Japan on the other hand is in a state of extreme decline following a slump and the devastating earthquakes and tsunamis that left the country in disarray earlier this year. There are signs in many facets of the entertainment industry to Japan being considered less and less of a major player where as it has traditionally been one of the few hubs for the entertainment world. The Mixed Martial Arts world has officially moved on from Japan, with UFC's global footprint growing all the time and promotions popping up in other asian countries like Road FC and One FC that are primed to take the spotlight from Japan. Another industry that has been scaling back in Japan has been surprisingly the video game industry, once a juggernaut in Japan. There was a decision over the summer to pull Microsoft's Xbox 360 consoles from shelves due to slow sales and Microsoft's response was one of indifference, claiming that Japan is inconsequential in the global market right now. As early as ten years ago a game console selling poorly in Japan, like Sega's Dreamcast, meant an absolute death, and now it means a small profit margin loss that can be made up for in other places.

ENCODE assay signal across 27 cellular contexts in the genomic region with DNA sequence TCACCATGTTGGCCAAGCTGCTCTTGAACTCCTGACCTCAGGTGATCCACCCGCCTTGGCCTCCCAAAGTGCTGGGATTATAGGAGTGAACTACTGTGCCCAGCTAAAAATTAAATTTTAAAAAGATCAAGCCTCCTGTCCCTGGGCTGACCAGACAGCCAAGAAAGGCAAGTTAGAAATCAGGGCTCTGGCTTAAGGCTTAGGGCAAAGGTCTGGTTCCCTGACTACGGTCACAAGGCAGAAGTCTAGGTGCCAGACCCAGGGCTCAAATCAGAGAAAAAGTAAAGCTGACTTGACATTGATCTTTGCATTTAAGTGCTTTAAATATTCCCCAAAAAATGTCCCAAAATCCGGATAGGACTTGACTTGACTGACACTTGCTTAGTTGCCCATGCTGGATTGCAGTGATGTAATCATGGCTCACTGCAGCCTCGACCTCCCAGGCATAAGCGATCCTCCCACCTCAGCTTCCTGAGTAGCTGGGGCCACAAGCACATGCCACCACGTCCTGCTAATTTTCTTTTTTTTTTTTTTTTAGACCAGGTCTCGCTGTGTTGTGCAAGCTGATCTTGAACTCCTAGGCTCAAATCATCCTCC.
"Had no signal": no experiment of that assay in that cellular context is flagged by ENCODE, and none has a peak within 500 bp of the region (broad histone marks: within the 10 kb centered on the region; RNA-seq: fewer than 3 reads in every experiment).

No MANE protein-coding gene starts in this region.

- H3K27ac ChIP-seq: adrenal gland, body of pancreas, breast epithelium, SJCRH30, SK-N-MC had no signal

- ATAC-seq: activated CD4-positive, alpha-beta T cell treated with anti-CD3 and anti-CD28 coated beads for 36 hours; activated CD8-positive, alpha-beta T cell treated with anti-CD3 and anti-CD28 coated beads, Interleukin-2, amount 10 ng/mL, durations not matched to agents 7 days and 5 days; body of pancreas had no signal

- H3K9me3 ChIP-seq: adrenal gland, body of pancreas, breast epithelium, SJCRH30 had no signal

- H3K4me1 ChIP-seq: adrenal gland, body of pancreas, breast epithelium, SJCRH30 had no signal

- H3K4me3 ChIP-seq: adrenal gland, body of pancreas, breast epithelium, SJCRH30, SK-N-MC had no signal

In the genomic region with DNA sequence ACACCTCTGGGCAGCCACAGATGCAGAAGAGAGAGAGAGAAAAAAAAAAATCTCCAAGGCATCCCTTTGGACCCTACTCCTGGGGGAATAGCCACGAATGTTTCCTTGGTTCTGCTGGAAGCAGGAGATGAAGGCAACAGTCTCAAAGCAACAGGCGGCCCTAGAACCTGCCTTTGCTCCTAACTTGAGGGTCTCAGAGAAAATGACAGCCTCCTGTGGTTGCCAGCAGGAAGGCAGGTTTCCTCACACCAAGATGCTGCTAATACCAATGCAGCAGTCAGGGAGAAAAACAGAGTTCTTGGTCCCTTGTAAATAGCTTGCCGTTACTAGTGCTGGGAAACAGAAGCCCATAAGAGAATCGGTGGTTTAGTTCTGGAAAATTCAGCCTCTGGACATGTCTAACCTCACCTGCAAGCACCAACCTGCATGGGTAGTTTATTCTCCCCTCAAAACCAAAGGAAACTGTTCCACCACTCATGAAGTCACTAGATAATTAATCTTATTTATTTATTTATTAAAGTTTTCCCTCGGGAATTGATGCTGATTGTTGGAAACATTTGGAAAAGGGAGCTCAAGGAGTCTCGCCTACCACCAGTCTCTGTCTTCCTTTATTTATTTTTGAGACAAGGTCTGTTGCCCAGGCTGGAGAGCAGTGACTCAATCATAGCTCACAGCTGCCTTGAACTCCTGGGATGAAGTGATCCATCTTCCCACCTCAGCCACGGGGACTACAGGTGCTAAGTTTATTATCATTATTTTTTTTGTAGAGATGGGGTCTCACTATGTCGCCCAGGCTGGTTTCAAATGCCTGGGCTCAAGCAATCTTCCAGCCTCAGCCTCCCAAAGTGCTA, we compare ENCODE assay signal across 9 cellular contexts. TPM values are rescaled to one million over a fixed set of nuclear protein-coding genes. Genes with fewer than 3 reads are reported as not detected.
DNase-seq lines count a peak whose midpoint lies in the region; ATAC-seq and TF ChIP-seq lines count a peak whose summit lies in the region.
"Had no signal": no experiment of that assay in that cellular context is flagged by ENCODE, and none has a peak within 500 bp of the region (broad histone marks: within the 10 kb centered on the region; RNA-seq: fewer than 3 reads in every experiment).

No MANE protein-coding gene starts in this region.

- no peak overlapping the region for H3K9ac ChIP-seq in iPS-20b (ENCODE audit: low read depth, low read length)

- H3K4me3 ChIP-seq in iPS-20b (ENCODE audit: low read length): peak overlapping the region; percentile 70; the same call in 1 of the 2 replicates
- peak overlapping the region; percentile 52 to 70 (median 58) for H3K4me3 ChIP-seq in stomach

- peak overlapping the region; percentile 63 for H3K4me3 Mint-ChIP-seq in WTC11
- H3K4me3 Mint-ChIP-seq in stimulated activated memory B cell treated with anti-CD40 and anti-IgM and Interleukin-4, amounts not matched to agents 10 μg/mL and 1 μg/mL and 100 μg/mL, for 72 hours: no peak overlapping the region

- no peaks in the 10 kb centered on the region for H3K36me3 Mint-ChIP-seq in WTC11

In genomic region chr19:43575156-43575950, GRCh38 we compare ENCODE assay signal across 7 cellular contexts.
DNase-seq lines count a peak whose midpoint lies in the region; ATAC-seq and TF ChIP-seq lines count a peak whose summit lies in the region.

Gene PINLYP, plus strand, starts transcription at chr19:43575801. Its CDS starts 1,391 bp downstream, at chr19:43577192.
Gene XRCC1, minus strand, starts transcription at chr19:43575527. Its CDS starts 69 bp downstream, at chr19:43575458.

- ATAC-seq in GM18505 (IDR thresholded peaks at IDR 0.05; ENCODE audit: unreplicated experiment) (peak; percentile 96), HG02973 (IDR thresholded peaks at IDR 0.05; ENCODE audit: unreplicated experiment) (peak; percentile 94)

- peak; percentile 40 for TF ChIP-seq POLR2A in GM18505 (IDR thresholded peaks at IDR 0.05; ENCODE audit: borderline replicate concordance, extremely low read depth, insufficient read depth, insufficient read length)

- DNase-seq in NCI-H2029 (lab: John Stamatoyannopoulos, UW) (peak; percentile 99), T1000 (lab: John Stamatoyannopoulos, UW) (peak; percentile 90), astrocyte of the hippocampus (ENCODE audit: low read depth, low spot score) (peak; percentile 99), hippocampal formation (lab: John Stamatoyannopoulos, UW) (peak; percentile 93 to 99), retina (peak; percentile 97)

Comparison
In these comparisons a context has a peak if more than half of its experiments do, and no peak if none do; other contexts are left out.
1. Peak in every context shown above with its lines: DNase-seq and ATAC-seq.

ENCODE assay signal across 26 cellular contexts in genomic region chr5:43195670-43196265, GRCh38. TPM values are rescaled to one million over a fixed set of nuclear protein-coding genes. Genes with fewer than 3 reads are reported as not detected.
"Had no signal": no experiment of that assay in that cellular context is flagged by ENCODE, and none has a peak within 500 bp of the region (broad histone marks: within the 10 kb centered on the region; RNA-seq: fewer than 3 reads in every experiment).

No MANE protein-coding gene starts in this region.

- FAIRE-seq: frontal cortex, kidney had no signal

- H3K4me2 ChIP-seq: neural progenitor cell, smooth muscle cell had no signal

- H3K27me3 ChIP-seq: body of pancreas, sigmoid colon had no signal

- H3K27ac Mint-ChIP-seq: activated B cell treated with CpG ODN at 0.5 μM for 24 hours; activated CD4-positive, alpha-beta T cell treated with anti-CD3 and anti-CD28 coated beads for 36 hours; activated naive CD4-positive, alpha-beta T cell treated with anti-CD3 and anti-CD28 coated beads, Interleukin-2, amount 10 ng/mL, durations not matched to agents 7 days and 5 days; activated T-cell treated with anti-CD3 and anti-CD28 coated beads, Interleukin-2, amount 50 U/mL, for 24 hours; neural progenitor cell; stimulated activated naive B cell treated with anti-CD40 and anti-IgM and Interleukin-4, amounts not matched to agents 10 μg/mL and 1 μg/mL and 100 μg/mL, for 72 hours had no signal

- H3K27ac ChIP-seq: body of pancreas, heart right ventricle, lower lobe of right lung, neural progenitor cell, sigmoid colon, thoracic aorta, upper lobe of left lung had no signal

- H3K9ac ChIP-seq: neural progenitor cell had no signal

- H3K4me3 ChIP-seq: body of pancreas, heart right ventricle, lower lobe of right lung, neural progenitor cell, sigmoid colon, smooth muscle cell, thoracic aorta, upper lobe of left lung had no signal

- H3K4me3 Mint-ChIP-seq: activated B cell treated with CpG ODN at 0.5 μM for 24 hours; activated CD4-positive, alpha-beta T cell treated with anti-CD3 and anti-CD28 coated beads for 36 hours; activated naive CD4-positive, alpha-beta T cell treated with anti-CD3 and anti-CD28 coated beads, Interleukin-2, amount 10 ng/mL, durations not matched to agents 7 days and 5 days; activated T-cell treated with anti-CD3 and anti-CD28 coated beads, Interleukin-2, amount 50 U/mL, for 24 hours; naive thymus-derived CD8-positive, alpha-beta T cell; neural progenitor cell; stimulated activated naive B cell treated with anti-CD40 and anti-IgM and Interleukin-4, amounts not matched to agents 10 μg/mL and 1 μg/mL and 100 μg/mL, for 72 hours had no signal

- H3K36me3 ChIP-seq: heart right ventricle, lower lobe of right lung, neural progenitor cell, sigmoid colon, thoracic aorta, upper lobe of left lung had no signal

K-1 has taken some heavy losses over the past few years doing business in Japan, but markets like China and Korea have been reaching out to them and providing them with healthier profits. It does not come as a shock that K-1 would shift its focus, especially for Heavyweights to other parts of the world. Japan has always been weak in the Heavyweight division, with only Kyotaro fighting for K-1 currently in that division and Japan being a culture that tends to look for national heros in all of their forms of entertainment.Add a comment